MECHANICAL DEFORMATION AND STRENGTHENING MECHANISMS IN CALCITE SINGLE CRYSTALS

dc.contributor.authorCarloni, Joseph David
dc.contributor.chairBaker, Shefford P.
dc.contributor.committeeMemberDawson, Paul Richard
dc.contributor.committeeMemberEstroff, Lara A.
dc.date.accessioned2018-10-03T19:27:24Z
dc.date.available2018-12-18T07:01:48Z
dc.date.issued2017-12-30
dc.description.abstractCalcite (the most stable form of CaCO3) is a common mineral that naturally exists in geology and biology, and can also be grown synthetically. In its pure and defect-free form, calcite is relatively soft and brittle. Amazingly though, despite its intrinsic shortcomings as a structural material, calcite often serves a structural purpose in biology. For example, the teeth, shells, and spines of many marine organisms contain, or are entirely composed of, calcite. These biogenic calcite-containing structures are much stronger and tougher than a pure control calcite crystal, and small-scale indentation testing suggests that even the single-crystals of calcite that make up these structures may be significantly harder than a pure control. The exact mechanisms of the increased hardness are not known, thus there is much interest in creating model synthetic calcite crystals to replicate and help explain such hardening effects. However, it is difficult to interpret the differences in hardness between different biogenic and synthetic calcites because the reference hardness of pure single-crystal calcite is not well known (there are large variations in previously-reported data). In this work, strides are made towards achieving a better understanding of the strengthening of biogenic and synthetic calcites in three ways: (1) Previous reports of the indentation hardness of calcite are compiled and compared, and new experiments are performed to quantify the effect of the indentation size effect and crystal anisotropy on hardness measurements of calcite. (2) A new indentation method is developed that allows for accurate measurements to be made on small, embedded particles (like biogenic and synthetic calcite crystals), by accounting for the effect of a dissimilar matrix material. And (3) it is demonstrated that the hardness of pure synthetic calcite crystals can be increased by simply varying the kinetics of their growth. Additionally, previously published collaborative work (included in the Appendix) explains an important impurity-based strengthening mechanism in calcite.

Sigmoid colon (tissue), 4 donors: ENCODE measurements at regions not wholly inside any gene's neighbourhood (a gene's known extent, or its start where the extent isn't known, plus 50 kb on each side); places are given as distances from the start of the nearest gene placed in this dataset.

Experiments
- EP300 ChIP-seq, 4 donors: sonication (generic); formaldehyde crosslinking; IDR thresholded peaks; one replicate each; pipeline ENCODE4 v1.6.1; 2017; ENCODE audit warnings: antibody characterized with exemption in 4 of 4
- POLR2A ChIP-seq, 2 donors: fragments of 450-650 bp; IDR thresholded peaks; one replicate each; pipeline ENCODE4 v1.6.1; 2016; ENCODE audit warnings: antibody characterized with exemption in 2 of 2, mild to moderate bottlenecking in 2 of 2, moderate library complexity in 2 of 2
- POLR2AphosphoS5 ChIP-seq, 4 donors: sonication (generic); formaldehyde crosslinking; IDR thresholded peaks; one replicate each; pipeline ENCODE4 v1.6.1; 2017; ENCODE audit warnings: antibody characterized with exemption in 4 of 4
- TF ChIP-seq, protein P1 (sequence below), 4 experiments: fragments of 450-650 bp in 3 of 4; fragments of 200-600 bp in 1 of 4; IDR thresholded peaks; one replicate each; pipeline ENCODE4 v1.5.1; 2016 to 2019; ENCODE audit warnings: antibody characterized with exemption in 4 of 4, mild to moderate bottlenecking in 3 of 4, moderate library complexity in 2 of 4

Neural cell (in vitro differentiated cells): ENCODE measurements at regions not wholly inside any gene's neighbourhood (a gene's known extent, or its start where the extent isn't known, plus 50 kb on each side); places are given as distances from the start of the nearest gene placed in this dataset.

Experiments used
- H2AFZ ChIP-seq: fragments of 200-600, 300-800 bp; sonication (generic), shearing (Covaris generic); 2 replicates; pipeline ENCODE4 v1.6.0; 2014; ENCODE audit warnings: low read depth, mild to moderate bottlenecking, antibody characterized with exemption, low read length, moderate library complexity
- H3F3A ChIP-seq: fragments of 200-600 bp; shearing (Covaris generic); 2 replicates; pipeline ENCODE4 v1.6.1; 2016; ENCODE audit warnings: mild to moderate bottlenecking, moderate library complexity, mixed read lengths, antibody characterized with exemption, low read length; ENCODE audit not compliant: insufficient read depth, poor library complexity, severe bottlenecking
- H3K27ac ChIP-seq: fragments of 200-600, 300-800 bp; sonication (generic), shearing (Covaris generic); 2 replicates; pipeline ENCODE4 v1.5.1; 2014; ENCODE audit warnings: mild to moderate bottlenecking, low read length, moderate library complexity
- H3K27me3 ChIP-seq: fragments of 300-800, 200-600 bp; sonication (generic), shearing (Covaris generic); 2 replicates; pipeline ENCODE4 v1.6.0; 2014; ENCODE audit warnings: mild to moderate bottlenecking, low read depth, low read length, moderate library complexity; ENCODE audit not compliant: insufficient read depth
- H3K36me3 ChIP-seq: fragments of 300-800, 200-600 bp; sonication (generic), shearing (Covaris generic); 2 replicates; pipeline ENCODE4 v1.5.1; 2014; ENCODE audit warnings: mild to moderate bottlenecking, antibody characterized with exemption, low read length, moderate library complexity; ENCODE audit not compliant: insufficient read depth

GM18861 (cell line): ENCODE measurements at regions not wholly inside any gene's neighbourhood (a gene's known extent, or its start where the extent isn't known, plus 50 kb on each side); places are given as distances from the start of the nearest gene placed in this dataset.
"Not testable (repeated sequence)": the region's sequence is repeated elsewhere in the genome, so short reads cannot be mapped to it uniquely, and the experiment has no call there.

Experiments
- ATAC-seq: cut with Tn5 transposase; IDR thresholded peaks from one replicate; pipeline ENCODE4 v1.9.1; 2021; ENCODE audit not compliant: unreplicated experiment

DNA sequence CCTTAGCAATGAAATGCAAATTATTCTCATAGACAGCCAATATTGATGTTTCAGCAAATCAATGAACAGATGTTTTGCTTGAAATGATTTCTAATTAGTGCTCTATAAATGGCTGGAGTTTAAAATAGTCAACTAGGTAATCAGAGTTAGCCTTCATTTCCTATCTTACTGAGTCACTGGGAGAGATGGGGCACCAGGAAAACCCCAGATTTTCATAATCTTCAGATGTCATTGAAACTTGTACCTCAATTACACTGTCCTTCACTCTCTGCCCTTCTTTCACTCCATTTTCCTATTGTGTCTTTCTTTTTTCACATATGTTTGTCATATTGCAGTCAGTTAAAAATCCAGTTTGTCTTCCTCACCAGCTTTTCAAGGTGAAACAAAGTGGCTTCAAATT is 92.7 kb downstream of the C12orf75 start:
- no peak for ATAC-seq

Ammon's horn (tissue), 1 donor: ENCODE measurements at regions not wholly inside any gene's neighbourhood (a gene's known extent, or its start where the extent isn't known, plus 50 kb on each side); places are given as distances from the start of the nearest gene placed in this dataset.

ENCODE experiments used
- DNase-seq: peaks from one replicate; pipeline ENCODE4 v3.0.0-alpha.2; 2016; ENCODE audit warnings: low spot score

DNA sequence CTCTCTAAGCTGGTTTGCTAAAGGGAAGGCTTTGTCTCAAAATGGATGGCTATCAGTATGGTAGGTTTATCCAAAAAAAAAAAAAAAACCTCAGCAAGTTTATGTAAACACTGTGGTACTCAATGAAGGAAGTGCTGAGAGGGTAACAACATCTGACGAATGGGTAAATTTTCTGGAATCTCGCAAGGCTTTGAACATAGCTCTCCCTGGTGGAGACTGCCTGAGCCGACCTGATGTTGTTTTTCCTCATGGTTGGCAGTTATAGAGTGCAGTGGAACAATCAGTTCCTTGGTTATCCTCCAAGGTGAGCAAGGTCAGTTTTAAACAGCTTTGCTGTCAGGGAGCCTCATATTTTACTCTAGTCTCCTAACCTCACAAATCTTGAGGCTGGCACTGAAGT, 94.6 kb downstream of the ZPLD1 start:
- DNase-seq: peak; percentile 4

dc.identifier.doihttps://doi.org/10.7298/X4D50K50
dc.identifier.otherCarloni_cornellgrad_0058F_10609
dc.identifier.otherhttp://dissertations.umi.com/cornellgrad:10609
dc.identifier.otherbibid: 10474154
dc.identifier.urihttps://hdl.handle.net/1813/59051
dc.language.isoen_US
dc.subjectModulus
dc.subjectMaterials Science
dc.subjectNanoindentation
dc.subjectEngineering
dc.subjectNanotechnology
dc.subjectCalcite
dc.subjectCarbonate
dc.subjectHardness
dc.subjectMineral
dc.titleMECHANICAL DEFORMATION AND STRENGTHENING MECHANISMS IN CALCITE SINGLE CRYSTALS
dc.typedissertation or thesis
dcterms.licensehttps://hdl.handle.net/1813/59810
thesis.degree.disciplineMaterials Science and Engineering
thesis.degree.grantorCornell University
thesis.degree.levelDoctor of Philosophy
thesis.degree.namePh. D., Materials Science and Engineering
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